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Residual Stresses and Fatigue in a Duplex Stainless Steel
Linköping University, The Institute of Technology. Linköping University, Department of Mechanical Engineering, Engineering Materials.
1999 (English)Licentiate thesis, comprehensive summary (Other academic)
Abstract [en]

Duplex stainless steels, consisting of approximately equal amounts of austenite and ferrite, often combine the best features of austenitic and ferritic stainless steels. They generally have good mechanical properties, including high strength and ductility, and the corrosion resistance is often better than conventional austenitic grades. This has lead to a growing use of duplex stainless steels as a material in mechanically loaded constructions. However, detailed knowledge regarding its mechanical properties and deformation mechanisms are still lacking. In this thesis special emphasis has been placed on the residual stresses and their influence on mechanical behaviour of duplex stainless steels. Due to the difference in coefficient of therrnal expansion between the two phases, tensile rnicrostresses are found in the austenitic phase and balancing compressive rnicrostresses in the ferritic phase.

The first part of this thesis is a literature survey, which will give an introduction to duplex stainless steels and review the fatigue properties of duplex stainless steels and the influence of residual stresses in two-phase material.

The second part concems the evolution of the residual stress state during uniaxial loading. Initial residual stresses were found to be almost two times higher in the transverse direction compared to the rolling direction. During loading the absolute value of the rnicrostresses increased in the macroscopic elastic regime but started to decrease with increasing load in the macroscopic plastic regime. A significant increase of the rnicrostresses was also found to occur during unloading. Finite element simulations also show stress variation within one phase and a strong influence of both the elastic and plastic anisotropy of the individual phases on the simulated stress state.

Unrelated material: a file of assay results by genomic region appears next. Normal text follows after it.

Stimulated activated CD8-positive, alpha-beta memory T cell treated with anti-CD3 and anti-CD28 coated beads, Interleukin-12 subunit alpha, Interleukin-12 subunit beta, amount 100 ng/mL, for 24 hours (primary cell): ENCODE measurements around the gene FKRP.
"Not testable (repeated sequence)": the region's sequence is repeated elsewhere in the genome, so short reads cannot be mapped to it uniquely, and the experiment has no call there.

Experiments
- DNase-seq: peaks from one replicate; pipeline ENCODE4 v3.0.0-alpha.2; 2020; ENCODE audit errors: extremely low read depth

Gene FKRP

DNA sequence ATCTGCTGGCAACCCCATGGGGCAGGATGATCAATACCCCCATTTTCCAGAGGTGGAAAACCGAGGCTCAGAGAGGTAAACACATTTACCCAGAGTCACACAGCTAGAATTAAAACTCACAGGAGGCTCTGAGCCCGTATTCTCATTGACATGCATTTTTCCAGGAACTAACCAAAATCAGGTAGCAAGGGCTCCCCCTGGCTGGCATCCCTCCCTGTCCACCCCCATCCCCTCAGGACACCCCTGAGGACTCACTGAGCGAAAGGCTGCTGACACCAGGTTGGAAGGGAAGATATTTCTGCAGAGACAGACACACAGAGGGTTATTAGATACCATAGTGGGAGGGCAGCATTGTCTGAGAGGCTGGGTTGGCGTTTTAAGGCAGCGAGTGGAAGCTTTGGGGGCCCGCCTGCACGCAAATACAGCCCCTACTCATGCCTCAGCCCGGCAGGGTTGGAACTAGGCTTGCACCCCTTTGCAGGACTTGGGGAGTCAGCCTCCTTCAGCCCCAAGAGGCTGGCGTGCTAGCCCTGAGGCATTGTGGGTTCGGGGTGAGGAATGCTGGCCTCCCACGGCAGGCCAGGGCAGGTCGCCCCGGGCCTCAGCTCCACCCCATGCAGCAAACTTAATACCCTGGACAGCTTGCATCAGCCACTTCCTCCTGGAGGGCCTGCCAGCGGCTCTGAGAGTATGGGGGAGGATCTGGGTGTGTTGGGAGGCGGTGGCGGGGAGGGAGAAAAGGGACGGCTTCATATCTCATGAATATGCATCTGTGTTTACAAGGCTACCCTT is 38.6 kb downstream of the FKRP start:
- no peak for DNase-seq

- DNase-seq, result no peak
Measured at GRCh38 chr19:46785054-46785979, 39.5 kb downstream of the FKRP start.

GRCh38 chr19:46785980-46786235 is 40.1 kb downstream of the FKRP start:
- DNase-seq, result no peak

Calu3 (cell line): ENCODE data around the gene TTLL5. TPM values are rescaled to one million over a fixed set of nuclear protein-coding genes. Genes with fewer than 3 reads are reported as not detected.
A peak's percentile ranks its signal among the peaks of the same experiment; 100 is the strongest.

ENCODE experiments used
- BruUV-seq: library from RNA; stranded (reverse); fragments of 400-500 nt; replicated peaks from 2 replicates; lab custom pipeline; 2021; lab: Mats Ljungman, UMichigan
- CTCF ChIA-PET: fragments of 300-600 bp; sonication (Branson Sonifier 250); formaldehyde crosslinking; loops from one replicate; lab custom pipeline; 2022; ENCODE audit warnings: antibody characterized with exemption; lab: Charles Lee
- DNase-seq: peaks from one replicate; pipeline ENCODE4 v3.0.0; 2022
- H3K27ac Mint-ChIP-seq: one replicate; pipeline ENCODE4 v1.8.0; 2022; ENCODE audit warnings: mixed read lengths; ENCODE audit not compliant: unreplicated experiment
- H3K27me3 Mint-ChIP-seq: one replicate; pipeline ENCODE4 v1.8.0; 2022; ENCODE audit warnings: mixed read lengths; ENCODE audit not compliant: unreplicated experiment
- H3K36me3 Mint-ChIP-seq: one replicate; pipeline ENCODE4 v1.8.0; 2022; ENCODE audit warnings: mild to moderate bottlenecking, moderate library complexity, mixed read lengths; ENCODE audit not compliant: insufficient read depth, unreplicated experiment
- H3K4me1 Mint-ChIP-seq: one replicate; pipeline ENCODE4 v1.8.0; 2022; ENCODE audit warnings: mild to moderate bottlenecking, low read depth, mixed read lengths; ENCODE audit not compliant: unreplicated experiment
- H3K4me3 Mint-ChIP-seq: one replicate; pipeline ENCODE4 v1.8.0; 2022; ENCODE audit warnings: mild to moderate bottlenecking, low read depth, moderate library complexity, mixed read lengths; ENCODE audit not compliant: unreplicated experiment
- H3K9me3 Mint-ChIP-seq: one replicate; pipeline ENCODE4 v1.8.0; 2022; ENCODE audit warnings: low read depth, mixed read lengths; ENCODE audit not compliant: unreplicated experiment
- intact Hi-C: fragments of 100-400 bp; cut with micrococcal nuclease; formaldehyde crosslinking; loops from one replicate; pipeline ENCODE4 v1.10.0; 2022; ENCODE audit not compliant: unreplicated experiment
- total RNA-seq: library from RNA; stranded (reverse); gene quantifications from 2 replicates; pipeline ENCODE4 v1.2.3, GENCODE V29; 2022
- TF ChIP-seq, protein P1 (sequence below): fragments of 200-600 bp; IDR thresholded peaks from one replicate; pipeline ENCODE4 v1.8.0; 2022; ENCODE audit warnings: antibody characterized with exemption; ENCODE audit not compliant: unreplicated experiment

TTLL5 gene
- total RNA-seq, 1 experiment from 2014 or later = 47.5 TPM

In the third part, the load sharing between the phases during cyclic loading is studied. X-ray diffraction stress analysis and transmission electron rnicroscopy show that even if the hardness and yield strength are higher in the austenitic phase, more plastic deformation will occur in this phase due to the residual rnicrostresses present in the material. These rnicrostresses were also found to increase from 50 MPa to 160 MPa in the austenitic phase during the first 100 cycles when cycled in tension fatigue with a maximum load of 500 MPa. A sharpening of the texture was found in the ferritic phase, while a small decrease was found in the austenitic phase. The changes in texture lead to a reduction of the stiffness in the loading direction.

Place, publisher, year, edition, pages
Linköping: Linköpings universitet , 1999. , 15 + 3 papers p.
Linköping Studies in Science and Technology. Thesis, ISSN 0280-7971 ; 779
National Category
Engineering and Technology
URN: urn:nbn:se:liu:diva-30073Local ID: LiU-Tek-Lic-1999:37ISBN: 91-7219-523-1OAI: diva2:250894
Available from: 2009-10-09 Created: 2009-10-09 Last updated: 2013-12-04Bibliographically approved

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